Tuesday, 21 July 2015

2 Types of CV

 2  Types of CV
The most common CVs used today and certainly strongly recommended are the Reverse Chronological CV sometimes referred to as the Full CV and the Functional CV.

1. The Reverse Chronological CV

This CV might have a grand title, but it is a straight forward document and as the name suggests it captures an individual’s employment history starting with the current role and then working back in time. Depending on how long a person has been employed will impact on how far back to go in time, as caution needs to be exercised in not going back too many years and as a rule of thumb, the last 10 to 12 years should be covered. Major achievements going back longer can easily be captured under a specific heading e.g. Earlier Career History.

For those starting out on the career ladder, full time employment history will not exist, so consideration should be given in highlighting any work experience or part time employment gained during the time of studying. Failing that, achievements need to be sought from any out of school/college /university activities.

Another area to pay particular attention to, is not to overload the CV with just a mass of dates, so again if a number of roles have been undertaken in succession, we will cover that aspect too.

2. Functional CV

This  type  of  CV  is  becoming  more  popular,  especially  where  an  individual  has  carried  out  numerous  roles  which  are similar over a short period or is looking to change industrial sectors. It also presents the reader with career achievements over a period of time which are not date sensitive as is the case with the Reverse Chronological CV. It will retain other key aspects of an individuals skills and abilities. It is important that it remains a selling document in the true sense of the word.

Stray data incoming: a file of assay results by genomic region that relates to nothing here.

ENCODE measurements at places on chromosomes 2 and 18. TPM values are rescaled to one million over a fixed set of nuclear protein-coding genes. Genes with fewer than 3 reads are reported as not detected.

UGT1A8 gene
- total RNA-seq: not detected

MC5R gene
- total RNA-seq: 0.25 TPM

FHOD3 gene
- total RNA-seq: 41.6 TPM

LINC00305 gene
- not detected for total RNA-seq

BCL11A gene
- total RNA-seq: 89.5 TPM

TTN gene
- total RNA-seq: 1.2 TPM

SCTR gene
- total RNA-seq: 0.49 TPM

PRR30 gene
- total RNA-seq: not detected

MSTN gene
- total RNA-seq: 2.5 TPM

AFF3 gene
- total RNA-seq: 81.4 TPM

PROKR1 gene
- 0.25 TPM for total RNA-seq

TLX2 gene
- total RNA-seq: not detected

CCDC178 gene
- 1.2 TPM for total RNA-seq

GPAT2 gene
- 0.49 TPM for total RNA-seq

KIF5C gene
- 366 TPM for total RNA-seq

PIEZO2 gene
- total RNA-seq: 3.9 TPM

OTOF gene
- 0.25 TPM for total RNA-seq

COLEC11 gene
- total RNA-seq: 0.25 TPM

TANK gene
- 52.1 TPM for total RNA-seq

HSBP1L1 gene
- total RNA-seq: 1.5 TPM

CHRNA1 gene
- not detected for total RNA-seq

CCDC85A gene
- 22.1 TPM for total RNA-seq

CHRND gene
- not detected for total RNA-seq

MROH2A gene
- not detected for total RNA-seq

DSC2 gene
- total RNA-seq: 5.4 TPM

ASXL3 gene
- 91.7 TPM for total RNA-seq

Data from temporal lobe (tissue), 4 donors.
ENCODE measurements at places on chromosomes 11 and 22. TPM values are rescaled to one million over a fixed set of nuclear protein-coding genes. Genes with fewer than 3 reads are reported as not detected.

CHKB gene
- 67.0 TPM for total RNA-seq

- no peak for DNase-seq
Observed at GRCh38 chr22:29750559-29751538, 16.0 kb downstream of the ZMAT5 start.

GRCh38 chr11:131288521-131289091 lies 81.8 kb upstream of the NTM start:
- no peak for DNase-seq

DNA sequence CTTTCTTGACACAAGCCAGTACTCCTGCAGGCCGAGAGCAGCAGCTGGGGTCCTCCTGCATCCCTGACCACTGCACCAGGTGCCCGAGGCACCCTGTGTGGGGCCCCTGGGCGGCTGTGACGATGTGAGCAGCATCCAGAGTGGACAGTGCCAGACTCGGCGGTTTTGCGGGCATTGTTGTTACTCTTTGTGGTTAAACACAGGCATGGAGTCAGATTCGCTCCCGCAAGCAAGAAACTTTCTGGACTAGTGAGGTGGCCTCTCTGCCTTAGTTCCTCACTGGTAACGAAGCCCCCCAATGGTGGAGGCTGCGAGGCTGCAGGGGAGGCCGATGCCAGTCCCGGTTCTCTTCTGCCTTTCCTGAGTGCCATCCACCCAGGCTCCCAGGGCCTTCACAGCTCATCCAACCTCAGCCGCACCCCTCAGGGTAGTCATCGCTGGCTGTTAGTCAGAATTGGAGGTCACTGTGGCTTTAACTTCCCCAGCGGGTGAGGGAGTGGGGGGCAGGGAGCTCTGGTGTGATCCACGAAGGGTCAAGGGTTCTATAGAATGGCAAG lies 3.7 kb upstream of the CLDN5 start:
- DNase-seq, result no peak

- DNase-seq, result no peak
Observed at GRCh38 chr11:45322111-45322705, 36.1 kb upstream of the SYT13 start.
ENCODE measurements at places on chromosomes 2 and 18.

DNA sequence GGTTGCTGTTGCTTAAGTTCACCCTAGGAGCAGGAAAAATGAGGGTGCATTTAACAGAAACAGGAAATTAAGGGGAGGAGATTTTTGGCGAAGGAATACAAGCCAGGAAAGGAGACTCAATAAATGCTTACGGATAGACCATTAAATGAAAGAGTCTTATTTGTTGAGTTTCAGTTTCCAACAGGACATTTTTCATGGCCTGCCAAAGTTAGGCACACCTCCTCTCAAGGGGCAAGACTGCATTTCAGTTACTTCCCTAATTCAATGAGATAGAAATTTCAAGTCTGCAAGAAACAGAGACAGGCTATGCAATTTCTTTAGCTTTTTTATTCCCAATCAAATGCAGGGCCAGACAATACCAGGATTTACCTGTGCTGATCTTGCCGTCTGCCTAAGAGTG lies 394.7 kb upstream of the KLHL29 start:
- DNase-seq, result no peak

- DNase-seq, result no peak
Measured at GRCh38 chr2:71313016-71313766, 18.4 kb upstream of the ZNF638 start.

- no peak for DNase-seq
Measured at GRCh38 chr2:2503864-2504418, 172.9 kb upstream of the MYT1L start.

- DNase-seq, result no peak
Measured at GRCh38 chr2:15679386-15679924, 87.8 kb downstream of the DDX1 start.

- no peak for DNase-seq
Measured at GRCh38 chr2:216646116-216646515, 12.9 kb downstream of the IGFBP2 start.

Due to the layout of this CV, you should aim to capture the information of 2 pages only.

Advantages and Disadvantages of using both versions of this CV Reverse Chronological CV


•      Will show career progression and highlight additional responsibilities over a period of time .
•    It is easy to read and organise
•    Potential employers often ask for this version, so it’s really a must have document


•      The current or last position held, may not be the most important role you have undertaken, so achievements may appear later on within the document
•      Breaks in employment history are quickly identified, but are perhaps becoming an accepted fact in today’s climate
•      If there have been numerous similar roles within a relative short period of time, the CV will contain a great number of dates and achievements which may make the document rather tedious to read

Functional CV


•      Can, unlike the Reverse Chronological CV, show earlier career achievements if they are considered more important

•      Reduces the length of the document, by grouping achievements all together making these readily available for the reader to pick up on
 •      Breaks in employment for whatever reason are not brought to the readers attention


•      If a prospective employer is looking for a full CV, this may not be considered the desired document .
•    Career paths & positions are not readily recognized
•    Gaps in employment are more evident, but as already said are becoming more acceptance

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